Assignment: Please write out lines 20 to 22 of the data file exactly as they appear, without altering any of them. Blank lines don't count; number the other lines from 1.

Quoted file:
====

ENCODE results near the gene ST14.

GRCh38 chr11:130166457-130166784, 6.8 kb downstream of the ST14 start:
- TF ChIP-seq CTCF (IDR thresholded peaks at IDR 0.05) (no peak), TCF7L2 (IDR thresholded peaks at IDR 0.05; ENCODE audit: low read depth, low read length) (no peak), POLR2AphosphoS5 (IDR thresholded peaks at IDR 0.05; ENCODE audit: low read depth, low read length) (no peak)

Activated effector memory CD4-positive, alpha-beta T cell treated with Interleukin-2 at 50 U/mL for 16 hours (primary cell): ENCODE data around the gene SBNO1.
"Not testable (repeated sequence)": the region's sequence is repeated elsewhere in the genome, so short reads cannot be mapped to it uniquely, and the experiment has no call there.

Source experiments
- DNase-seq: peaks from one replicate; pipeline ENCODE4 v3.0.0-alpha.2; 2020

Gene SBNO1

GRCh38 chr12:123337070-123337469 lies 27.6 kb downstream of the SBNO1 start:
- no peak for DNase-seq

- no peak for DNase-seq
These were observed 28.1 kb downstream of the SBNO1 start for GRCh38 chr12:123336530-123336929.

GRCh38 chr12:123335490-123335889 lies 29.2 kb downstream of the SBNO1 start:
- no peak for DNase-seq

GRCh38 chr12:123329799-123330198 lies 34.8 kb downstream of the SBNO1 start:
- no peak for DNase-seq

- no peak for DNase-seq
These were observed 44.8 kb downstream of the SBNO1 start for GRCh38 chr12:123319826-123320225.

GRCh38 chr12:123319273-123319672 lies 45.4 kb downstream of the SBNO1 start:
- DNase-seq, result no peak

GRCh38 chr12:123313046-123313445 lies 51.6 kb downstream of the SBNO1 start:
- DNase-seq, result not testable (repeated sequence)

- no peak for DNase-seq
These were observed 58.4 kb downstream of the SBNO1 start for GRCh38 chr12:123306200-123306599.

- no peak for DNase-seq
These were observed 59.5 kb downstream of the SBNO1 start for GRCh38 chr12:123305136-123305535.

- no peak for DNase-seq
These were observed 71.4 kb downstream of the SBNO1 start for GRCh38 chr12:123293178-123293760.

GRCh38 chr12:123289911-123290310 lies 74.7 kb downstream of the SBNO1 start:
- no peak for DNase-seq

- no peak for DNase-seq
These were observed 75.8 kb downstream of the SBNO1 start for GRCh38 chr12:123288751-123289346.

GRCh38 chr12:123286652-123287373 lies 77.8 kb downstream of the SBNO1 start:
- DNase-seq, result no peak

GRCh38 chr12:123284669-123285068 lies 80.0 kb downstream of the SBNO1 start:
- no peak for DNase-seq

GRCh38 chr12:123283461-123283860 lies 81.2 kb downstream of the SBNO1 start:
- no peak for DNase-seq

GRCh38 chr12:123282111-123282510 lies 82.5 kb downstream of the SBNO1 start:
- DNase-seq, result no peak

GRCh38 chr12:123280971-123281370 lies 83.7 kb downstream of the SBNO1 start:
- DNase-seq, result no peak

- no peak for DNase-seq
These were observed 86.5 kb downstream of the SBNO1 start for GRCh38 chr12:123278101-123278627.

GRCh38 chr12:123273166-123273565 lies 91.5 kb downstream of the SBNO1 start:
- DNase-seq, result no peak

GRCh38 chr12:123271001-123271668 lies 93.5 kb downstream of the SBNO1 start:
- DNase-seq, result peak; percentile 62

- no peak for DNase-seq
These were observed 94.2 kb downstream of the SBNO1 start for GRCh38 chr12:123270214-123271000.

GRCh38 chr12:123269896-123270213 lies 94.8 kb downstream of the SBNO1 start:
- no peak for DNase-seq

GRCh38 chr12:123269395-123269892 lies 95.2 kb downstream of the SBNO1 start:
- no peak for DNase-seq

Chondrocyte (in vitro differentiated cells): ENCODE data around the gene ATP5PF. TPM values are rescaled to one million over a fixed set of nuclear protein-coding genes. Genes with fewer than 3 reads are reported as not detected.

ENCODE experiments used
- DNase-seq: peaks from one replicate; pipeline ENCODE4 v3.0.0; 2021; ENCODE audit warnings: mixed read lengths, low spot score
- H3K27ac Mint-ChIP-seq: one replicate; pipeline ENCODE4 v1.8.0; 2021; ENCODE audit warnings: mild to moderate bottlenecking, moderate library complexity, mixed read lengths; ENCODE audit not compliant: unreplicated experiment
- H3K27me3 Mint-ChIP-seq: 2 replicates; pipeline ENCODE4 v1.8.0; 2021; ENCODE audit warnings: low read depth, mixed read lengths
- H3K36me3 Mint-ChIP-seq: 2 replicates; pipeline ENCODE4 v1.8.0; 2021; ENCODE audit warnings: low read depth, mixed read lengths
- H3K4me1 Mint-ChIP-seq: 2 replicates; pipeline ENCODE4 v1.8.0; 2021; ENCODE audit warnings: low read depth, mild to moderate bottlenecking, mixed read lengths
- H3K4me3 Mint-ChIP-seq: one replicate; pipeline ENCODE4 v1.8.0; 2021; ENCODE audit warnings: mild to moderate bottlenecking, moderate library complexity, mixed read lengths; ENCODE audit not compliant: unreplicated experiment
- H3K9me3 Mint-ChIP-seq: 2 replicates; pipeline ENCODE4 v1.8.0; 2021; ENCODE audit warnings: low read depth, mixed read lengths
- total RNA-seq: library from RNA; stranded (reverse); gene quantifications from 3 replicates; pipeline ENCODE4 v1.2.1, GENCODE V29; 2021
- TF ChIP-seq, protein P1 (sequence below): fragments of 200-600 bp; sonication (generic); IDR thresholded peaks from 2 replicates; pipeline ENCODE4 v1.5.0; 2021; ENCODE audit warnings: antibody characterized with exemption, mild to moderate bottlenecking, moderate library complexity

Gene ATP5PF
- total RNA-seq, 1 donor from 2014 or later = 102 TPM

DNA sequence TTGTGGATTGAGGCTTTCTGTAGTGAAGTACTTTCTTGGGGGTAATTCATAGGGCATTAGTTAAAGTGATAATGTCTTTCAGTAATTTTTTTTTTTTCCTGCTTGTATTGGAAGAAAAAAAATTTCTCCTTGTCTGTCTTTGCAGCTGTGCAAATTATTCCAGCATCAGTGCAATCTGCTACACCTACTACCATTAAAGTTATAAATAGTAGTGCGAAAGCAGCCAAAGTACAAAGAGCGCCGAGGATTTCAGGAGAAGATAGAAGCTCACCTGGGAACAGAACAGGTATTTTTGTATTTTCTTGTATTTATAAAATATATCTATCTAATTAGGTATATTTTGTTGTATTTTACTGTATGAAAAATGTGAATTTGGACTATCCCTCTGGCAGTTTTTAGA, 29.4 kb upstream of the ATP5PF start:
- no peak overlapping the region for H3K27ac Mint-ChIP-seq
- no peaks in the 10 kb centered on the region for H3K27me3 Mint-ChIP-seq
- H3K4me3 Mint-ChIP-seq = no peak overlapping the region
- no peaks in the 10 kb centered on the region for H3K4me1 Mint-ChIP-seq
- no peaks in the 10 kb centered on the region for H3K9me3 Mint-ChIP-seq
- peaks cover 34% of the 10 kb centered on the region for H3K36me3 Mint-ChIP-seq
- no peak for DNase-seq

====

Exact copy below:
- DNase-seq, result no peak

GRCh38 chr12:123313046-123313445 lies 51.6 kb downstream of the SBNO1 start:
- DNase-seq, result not testable (repeated sequence)